Interventions or remedies in vitamin A deficiency in a deficient population may be enforced using three approaches:(A) through dietary modification involving the adjustment of menu choices of affected persons from available food sources to optimize vitamin A content, (B) enriching commonly eaten and affordable foods with vitamin A, a process called fortification. It involves addition of synthetic vitamin A to staple foods like margarine, bread, flours, cereals and other infant formulae during processing and (C) giving high-doses of vitamin A to the targeted deficient population, a method known as supplementation.[8] Caution should however be exercised when using supplementation as a method of replenishing vitamin A in the body so that upper harmful limits are not attained.

Retinoid overdose (toxicity)

see Hypervitaminosis A for details

The Tolerable Upper Intake Level (UL) for vitamin A, for a 25-year-old male, is 3,000 micrograms/day, or about 10,000 IU.

Too much vitamin A in retinoid form can be harmful or fatal, resulting in what is known as hypervitaminosis A. The body converts the dimerized form, carotene, into vitamin A as it is needed, therefore high levels of carotene are not toxic compared to the ester (animal) forms. The livers of certain animals, especially those adapted to polar environments, often contain amounts of vitamin A that would be toxic to humans. Thus, vitamin A toxicity is typically reported in Arctic explorers and people taking large doses of synthetic vitamin A. The first documented death due to vitamin A poisoning was Xavier Mertz, a Swiss scientist who died in January 1913 on an Antarctic expedition that had lost its food supplies and fell to eating its sled dogs. Mertz consumed lethal amounts of vitamin A by eating the dogs' livers.[9]

Vitamin A toxicity occurs when an individual ingests vitamin A in large amounts more than the daily recommended value in the threshold of 25,000 IU/Kg or more. Often, the individual consumes about 3–4 times the RDA's specification.[1] Toxicity of vitamin A is believed to be associated with the intervention methods used to upgrade vitamin A levels in the body such as food modification, fortification and supplementation, all of which are employed to combat vitamin A deficiency [10] Toxicity is classified into two categories: acute and chronic toxicities. The former occurs few hours or days after ingestion of large amounts of vitamin A accidentally or via inappropriate therapy. The later toxicity (Chronic) takes place when about 25,000 IU/Kg or more of vitamin A is consumed for a prolonged period of time. Symptoms associated with both toxicities include, but not limited to nausea, blurred vision, fatigue, weight-loss, menstrual abnormalities etc.[11]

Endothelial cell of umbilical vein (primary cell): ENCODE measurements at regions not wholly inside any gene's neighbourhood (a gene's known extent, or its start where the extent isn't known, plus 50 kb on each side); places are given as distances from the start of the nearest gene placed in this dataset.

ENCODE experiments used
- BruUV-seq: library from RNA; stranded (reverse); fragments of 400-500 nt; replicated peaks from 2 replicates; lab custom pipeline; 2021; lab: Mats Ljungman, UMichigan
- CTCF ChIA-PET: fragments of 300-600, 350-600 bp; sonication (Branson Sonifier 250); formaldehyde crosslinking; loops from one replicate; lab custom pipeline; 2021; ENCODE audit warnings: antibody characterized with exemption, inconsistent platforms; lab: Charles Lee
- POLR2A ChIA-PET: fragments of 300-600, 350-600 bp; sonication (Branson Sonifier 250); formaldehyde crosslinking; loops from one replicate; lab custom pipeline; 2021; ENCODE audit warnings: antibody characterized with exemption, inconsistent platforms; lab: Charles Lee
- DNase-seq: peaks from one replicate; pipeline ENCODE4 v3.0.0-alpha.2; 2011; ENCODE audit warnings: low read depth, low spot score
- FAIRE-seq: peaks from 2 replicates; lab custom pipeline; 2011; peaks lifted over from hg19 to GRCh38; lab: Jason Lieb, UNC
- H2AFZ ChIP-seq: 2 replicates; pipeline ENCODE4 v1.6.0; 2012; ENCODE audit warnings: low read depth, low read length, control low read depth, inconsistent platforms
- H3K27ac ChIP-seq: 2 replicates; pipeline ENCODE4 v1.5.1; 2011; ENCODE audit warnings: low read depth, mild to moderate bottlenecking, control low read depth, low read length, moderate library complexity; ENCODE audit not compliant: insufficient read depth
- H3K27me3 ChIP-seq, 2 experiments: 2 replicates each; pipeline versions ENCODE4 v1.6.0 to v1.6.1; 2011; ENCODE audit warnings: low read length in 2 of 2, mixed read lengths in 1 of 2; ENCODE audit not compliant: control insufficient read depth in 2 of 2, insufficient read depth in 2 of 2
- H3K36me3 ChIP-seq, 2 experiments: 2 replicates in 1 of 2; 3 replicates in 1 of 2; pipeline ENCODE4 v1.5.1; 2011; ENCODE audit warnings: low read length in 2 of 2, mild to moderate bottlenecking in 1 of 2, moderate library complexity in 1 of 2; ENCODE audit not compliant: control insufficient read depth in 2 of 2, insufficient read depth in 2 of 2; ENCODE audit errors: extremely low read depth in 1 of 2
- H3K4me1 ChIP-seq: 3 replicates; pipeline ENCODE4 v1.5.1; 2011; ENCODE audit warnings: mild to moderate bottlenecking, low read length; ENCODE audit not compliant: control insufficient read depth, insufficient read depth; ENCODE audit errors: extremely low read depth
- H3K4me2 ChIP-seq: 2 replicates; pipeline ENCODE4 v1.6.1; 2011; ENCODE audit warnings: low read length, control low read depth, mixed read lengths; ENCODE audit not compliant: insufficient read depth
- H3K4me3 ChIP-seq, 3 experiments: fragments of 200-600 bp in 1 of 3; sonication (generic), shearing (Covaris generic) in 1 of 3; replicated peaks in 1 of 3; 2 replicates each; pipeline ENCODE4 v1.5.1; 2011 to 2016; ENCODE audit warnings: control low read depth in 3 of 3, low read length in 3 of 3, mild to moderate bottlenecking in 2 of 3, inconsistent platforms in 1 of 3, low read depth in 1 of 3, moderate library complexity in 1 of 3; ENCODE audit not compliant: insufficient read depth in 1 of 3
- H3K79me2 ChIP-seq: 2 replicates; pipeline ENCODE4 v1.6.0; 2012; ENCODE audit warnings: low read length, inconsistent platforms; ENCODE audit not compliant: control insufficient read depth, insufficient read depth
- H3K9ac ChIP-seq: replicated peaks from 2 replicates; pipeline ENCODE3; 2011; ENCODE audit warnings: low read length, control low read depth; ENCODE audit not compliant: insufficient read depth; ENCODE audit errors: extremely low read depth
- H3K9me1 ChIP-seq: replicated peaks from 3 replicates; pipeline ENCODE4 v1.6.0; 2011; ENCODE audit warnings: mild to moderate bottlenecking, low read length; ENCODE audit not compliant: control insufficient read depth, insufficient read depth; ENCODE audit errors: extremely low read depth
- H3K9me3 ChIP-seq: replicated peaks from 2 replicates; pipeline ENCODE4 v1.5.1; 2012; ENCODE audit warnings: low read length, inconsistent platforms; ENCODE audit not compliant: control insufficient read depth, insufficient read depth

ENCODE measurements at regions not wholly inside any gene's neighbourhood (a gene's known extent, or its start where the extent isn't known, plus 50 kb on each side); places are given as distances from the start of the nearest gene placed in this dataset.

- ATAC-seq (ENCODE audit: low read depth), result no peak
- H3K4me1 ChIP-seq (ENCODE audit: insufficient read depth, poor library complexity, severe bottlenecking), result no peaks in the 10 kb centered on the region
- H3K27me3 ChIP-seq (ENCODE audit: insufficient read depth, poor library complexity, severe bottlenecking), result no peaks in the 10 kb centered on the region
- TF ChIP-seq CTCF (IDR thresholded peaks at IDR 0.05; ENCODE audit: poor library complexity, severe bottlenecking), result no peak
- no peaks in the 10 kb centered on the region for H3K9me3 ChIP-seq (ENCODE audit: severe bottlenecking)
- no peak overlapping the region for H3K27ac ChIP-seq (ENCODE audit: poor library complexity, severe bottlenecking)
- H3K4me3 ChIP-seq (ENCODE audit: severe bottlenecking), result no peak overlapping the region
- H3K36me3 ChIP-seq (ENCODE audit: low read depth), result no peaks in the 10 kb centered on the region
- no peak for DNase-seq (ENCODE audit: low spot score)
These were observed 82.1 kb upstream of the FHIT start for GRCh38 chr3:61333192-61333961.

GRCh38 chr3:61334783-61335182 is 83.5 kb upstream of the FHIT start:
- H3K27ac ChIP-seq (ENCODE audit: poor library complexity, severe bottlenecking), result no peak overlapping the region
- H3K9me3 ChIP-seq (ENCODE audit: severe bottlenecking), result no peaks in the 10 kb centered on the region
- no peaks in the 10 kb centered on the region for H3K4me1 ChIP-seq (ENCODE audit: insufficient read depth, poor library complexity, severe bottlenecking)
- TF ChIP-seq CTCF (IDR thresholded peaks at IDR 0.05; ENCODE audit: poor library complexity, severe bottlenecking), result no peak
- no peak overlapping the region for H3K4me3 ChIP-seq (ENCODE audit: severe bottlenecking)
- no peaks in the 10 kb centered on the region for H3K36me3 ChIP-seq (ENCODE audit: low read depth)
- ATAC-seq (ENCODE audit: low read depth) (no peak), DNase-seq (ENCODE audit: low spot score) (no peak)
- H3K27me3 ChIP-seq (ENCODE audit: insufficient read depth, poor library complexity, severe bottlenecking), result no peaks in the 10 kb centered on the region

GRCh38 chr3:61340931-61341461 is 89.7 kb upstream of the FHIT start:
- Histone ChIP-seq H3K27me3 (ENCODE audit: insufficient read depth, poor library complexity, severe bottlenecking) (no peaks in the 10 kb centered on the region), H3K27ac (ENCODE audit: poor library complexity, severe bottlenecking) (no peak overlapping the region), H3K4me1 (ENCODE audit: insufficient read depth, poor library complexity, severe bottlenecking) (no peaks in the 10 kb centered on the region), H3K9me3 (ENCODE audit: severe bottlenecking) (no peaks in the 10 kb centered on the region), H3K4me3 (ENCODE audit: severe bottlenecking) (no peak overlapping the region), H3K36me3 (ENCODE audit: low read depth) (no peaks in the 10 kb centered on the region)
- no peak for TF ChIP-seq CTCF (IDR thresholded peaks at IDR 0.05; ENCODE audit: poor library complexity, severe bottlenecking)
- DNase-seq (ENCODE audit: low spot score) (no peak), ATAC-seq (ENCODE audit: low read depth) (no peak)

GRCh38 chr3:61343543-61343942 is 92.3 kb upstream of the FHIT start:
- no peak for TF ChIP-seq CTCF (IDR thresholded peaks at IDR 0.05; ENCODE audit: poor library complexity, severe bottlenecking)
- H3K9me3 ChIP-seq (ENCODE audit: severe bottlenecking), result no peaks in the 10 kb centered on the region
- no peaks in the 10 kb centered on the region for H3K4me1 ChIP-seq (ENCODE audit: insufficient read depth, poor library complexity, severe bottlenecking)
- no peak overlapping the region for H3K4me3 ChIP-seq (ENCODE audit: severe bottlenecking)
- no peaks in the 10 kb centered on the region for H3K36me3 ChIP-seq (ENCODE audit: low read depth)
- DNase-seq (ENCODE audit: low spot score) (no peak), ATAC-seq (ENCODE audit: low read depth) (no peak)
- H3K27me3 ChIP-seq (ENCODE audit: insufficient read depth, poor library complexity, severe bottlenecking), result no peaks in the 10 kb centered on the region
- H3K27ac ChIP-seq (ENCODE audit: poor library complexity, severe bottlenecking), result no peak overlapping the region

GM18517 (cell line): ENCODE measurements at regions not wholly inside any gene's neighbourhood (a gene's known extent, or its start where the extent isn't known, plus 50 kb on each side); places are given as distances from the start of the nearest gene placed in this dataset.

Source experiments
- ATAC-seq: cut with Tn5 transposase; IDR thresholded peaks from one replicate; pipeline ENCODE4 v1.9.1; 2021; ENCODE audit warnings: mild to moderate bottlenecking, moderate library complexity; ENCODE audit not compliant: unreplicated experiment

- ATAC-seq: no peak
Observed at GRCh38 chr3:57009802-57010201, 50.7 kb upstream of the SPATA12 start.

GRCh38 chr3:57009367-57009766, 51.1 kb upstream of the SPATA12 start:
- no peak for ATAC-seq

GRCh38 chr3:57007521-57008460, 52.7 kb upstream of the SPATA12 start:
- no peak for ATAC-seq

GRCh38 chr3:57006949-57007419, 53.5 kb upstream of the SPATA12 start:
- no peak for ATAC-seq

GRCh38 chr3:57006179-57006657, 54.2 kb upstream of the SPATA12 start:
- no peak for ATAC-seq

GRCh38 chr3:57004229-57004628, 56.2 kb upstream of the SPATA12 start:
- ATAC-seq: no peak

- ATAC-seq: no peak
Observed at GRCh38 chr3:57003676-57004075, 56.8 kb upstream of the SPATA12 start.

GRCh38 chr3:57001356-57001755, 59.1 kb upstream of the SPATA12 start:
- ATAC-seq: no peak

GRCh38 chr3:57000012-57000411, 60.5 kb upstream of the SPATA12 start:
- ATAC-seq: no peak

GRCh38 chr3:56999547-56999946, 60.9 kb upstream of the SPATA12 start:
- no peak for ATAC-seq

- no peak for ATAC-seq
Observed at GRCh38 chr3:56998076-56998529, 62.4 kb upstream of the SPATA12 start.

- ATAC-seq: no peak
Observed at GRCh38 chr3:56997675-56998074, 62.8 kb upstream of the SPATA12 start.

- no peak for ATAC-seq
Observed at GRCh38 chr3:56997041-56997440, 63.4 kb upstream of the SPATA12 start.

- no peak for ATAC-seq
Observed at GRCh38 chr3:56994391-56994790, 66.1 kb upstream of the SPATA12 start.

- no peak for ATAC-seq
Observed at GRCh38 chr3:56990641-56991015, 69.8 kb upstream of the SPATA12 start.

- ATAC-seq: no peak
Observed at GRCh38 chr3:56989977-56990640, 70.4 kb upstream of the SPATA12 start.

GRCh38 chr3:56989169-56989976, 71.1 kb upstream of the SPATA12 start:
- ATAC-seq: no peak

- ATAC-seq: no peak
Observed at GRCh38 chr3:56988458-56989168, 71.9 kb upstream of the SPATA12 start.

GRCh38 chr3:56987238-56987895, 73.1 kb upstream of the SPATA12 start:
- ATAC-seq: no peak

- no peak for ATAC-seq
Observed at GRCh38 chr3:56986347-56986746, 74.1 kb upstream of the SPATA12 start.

If eaten in one meal, 30 to 90 grams (1.1–3.2 oz) of polar bear liver is enough to kill a human being, or to make even sled dogs very ill.[12]

Excess vitamin A has also been suspected to be a contributor to osteoporosis. This seems to happen at much lower doses than those required to induce acute intoxication. Only preformed vitamin A can cause these problems, because the conversion of carotenoids into vitamin A is downregulated when physiological requirements are met. An excessive uptake of carotenoids can, however, cause carotenosis.

Dietary supplementation with β-carotene was interestingly associated with an increase in lung cancer when it was studied in a lung cancer prevention trial in male smokers. In non-smokers, the opposite effect has been noted.